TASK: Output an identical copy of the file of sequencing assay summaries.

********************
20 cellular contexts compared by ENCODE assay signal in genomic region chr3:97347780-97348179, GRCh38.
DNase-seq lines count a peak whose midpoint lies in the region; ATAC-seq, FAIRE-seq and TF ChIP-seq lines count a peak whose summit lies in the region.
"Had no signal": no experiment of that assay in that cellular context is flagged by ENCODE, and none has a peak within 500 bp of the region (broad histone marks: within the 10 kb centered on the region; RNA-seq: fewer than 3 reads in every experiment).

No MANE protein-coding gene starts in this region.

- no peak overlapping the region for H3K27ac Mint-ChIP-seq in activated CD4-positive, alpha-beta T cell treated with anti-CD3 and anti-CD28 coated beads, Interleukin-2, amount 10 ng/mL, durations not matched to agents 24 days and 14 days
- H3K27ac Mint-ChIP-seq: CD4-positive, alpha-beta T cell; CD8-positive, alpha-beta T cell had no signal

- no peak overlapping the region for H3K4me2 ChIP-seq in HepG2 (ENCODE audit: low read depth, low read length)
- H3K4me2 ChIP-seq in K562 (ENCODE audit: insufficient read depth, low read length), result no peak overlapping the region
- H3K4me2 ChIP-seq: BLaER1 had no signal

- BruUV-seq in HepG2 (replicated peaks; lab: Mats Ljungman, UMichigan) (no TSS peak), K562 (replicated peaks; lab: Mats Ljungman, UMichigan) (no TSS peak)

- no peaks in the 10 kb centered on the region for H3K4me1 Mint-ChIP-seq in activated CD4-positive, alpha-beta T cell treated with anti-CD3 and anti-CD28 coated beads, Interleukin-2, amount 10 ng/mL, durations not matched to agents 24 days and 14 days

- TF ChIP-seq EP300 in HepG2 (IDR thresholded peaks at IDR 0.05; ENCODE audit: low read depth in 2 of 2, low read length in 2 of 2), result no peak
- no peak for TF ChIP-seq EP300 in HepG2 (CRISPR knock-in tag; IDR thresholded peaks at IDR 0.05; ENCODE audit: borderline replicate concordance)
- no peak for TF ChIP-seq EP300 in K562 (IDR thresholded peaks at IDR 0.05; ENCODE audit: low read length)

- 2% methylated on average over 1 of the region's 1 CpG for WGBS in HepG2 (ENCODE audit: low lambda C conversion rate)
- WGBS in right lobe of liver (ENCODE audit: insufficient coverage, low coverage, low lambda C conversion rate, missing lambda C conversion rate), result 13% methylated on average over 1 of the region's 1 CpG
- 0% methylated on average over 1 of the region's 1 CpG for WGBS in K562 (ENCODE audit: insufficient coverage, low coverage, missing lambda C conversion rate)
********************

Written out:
20 cellular contexts compared by ENCODE assay signal in genomic region chr3:97347780-97348179, GRCh38.
DNase-seq lines count a peak whose midpoint lies in the region; ATAC-seq, FAIRE-seq and TF ChIP-seq lines count a peak whose summit lies in the region.
"Had no signal": no experiment of that assay in that cellular context is flagged by ENCODE, and none has a peak within 500 bp of the region (broad histone marks: within the 10 kb centered on the region; RNA-seq: fewer than 3 reads in every experiment).

No MANE protein-coding gene starts in this region.

- no peak overlapping the region for H3K27ac Mint-ChIP-seq in activated CD4-positive, alpha-beta T cell treated with anti-CD3 and anti-CD28 coated beads, Interleukin-2, amount 10 ng/mL, durations not matched to agents 24 days and 14 days
- H3K27ac Mint-ChIP-seq: CD4-positive, alpha-beta T cell; CD8-positive, alpha-beta T cell had no signal

- no peak overlapping the region for H3K4me2 ChIP-seq in HepG2 (ENCODE audit: low read depth, low read length)
- H3K4me2 ChIP-seq in K562 (ENCODE audit: insufficient read depth, low read length), result no peak overlapping the region
- H3K4me2 ChIP-seq: BLaER1 had no signal

- BruUV-seq in HepG2 (replicated peaks; lab: Mats Ljungman, UMichigan) (no TSS peak), K562 (replicated peaks; lab: Mats Ljungman, UMichigan) (no TSS peak)

- no peaks in the 10 kb centered on the region for H3K4me1 Mint-ChIP-seq in activated CD4-positive, alpha-beta T cell treated with anti-CD3 and anti-CD28 coated beads, Interleukin-2, amount 10 ng/mL, durations not matched to agents 24 days and 14 days

- TF ChIP-seq EP300 in HepG2 (IDR thresholded peaks at IDR 0.05; ENCODE audit: low read depth in 2 of 2, low read length in 2 of 2), result no peak
- no peak for TF ChIP-seq EP300 in HepG2 (CRISPR knock-in tag; IDR thresholded peaks at IDR 0.05; ENCODE audit: borderline replicate concordance)
- no peak for TF ChIP-seq EP300 in K562 (IDR thresholded peaks at IDR 0.05; ENCODE audit: low read length)

- 2% methylated on average over 1 of the region's 1 CpG for WGBS in HepG2 (ENCODE audit: low lambda C conversion rate)
- WGBS in right lobe of liver (ENCODE audit: insufficient coverage, low coverage, low lambda C conversion rate, missing lambda C conversion rate), result 13% methylated on average over 1 of the region's 1 CpG
- 0% methylated on average over 1 of the region's 1 CpG for WGBS in K562 (ENCODE audit: insufficient coverage, low coverage, missing lambda C conversion rate)